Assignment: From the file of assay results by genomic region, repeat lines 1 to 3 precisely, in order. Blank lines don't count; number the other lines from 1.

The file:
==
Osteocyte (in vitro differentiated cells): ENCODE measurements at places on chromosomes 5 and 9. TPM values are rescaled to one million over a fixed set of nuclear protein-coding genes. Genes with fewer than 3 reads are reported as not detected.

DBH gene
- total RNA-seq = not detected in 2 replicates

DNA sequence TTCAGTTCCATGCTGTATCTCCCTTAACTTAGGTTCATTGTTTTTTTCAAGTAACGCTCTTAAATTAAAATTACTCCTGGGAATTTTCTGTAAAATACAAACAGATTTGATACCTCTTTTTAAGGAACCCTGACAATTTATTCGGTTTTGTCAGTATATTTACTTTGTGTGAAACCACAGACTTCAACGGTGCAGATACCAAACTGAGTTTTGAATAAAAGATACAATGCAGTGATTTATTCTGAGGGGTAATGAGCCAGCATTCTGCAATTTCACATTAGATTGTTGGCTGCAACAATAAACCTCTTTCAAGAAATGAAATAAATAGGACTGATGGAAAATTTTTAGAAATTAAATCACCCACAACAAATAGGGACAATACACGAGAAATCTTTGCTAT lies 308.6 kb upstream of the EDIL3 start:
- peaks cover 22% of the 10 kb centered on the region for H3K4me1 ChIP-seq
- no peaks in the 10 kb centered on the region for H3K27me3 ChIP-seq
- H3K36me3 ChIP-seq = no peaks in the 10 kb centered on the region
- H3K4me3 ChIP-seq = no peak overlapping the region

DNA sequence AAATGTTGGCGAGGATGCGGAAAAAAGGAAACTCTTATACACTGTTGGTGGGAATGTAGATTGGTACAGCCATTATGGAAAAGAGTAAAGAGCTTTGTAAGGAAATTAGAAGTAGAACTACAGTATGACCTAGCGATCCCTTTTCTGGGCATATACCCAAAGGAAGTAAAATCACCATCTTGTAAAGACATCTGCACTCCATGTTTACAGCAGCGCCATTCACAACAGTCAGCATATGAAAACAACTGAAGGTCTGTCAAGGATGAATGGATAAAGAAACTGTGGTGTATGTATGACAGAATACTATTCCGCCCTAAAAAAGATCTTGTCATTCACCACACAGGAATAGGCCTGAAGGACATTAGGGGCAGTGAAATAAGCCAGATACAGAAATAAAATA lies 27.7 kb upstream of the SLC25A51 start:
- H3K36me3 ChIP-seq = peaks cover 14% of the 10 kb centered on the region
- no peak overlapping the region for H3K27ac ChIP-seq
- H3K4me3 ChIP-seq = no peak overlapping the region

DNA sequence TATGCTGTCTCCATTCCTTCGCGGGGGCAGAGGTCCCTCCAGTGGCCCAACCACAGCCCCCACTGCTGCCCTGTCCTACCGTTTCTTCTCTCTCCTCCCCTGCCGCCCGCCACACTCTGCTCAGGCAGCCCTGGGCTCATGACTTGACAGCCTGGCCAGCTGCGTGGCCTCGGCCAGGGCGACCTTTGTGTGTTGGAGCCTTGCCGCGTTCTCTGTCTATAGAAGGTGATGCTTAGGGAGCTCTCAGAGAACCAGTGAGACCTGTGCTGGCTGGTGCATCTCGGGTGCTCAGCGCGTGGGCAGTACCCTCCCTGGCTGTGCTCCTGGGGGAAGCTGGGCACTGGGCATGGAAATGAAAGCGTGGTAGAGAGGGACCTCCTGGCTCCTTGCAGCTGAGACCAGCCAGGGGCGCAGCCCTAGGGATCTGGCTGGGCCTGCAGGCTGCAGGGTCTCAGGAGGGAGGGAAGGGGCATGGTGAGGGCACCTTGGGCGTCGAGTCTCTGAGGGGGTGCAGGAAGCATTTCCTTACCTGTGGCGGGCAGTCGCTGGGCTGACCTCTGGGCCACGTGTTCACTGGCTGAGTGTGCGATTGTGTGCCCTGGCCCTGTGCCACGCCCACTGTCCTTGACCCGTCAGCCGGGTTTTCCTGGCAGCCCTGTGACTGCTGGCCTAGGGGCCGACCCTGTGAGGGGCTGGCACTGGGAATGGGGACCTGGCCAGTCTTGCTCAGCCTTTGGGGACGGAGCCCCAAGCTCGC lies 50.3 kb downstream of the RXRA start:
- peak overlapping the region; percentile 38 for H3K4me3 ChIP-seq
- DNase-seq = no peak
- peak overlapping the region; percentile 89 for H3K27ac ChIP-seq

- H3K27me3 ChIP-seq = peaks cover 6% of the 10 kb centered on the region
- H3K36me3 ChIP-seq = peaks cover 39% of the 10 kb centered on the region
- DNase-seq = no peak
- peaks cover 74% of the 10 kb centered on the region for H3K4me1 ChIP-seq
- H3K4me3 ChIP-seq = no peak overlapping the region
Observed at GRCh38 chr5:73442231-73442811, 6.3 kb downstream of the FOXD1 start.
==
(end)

Osteocyte (in vitro differentiated cells): ENCODE measurements at places on chromosomes 5 and 9. TPM values are rescaled to one million over a fixed set of nuclear protein-coding genes. Genes with fewer than 3 reads are reported as not detected.

DBH gene
- total RNA-seq = not detected in 2 replicates